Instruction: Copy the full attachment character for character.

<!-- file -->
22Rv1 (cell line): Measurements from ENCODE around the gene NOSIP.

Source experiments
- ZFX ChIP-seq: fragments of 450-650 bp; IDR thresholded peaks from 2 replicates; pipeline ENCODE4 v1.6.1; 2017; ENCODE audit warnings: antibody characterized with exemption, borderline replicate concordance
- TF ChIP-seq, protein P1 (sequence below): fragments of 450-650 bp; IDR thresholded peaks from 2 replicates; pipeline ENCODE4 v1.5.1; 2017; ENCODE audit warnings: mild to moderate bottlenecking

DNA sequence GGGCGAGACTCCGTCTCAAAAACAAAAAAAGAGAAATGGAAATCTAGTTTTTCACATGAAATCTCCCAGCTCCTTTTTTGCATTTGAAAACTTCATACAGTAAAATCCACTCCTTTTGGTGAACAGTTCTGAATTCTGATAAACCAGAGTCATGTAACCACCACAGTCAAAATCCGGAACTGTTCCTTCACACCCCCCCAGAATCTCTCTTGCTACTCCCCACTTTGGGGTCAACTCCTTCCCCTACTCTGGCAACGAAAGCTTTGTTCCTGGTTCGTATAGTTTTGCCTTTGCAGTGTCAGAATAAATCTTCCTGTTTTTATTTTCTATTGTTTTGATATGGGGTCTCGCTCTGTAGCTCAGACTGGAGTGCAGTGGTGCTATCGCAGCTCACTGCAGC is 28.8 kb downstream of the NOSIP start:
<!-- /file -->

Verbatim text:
22Rv1 (cell line): Measurements from ENCODE around the gene NOSIP.

Source experiments
- ZFX ChIP-seq: fragments of 450-650 bp; IDR thresholded peaks from 2 replicates; pipeline ENCODE4 v1.6.1; 2017; ENCODE audit warnings: antibody characterized with exemption, borderline replicate concordance
- TF ChIP-seq, protein P1 (sequence below): fragments of 450-650 bp; IDR thresholded peaks from 2 replicates; pipeline ENCODE4 v1.5.1; 2017; ENCODE audit warnings: mild to moderate bottlenecking

DNA sequence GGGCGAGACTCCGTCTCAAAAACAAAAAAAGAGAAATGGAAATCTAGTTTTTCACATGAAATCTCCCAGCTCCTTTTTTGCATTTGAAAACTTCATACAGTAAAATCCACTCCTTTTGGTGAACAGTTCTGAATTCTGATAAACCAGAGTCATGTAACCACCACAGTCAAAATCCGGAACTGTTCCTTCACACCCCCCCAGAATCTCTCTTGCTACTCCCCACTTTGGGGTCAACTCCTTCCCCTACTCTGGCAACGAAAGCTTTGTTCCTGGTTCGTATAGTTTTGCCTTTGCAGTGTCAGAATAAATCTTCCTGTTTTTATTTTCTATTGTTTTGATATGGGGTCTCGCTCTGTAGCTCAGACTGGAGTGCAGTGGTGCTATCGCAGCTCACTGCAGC is 28.8 kb downstream of the NOSIP start: